Amazon (AMZN) stock price targets

Last week, UBS listed Amazon at the top of its list of “oversold tech stocks.” That’s hard to believe when the stock’s already trading at P/E of 578. A closer look at the company’s growth prospects, though, indicates Amazon just might be a very strong buy.

Analysts are very bullish on Amazon’s (AMZN) prospects for growth. A poll of 36 analysts at Yahoo shows that the average earnings estimate for the company stands at $1.92 in 2014. That would be an increase of 225 percent over 2013’s $0.59 per share! What’s even more amazing is the fact that analysts believe Amazon could more than double its earnings again and bring in $4.23 per share in 2015. One analyst actually expects the company to have earnings of $9 a share in 2015!

Overall, analysts expect the company to grow at 49 percent per year over the next 5 years. It’s hard to believe that an online book seller has morphed itself into one of the world’s most formidable online retailers, content providers and internet services companies (thanks to its cloud hosting business).

Analysts are bullish on Amazon’s growth for several reasons:

  • Rapid growth in the company’s cloud-hosting business.
  • A 25 percent price increase for Amazon Prime (from $79 to $99 a year)
  • Strong tablet sales (with Amazon capturing 24 percent of recent tablet orders)
  • Increasing use of Amazon video streaming as the company announced plans to make more content free for all users (a brilliant marketing move that should entice users to buy more premium streaming content) (Amazon has since denied reports by the Wall Street Journal that the company would start offering a free, ad-supported streaming network)

Last week, UBS listed Amazon at the top of its list of “oversold tech stocks” (per 24/7 Wall Street). That’s hard to believe when the stock’s already trading at P/E of 578. Thomson First Call lists a price target of $433.45 for the stock. That would be a 31 percent increase over the current share price of $338. Thomson’s highest price target for the stock (per Yahoo) is $500. The lowest? $330.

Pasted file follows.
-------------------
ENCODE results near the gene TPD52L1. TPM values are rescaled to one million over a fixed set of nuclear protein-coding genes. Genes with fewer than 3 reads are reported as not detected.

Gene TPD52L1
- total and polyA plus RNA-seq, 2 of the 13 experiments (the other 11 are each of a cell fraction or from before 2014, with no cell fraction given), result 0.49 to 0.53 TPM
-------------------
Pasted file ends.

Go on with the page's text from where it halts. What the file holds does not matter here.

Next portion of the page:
3 signs Amazon’s (AMZN) stock is oversold

With the Nasdaq in a near-term downtrend, Amazon’s shares look they’re entering oversold territory. Here’s why…

1) Innovations aren’t priced in. Analysts expect Amazon (AMZN) to announce a “streaming device” at an event in New York City this week (per GainingGreen). Little is known about the device, but I suspect it will compete with Google’s Chromecast and Roku’s new Streaming Stick. That means it will probably be a small HDMI dongle users can plug into their TV’s HDMI ports. From there, users can access free and premium web-based content on their TVs via a remote control or a web page.

2) The experts call it a buy. Last week, UBS put Amazon at the top of its list of the most oversold tech stocks (per 24/7 Wall Street). Others on the list include CA Technologies (CA), Google (GOOG), Infosys (INFY) and Salesforce.com (CRM).

3) Tablet anyone? The Kindle family doesn’t necessarily pop to mind when someone says the word “tablet,” but Amazon’s tablets are actually capturing 24 percent of tablet market share. That’s probably because you just can’t beat Amazon’s prices. A brand new Kindle Fire HDX costs just $199 and has specs that are on par or nearly on par with leading tablets from Apple (AAPL), Microsoft (MSFT) and Samsung.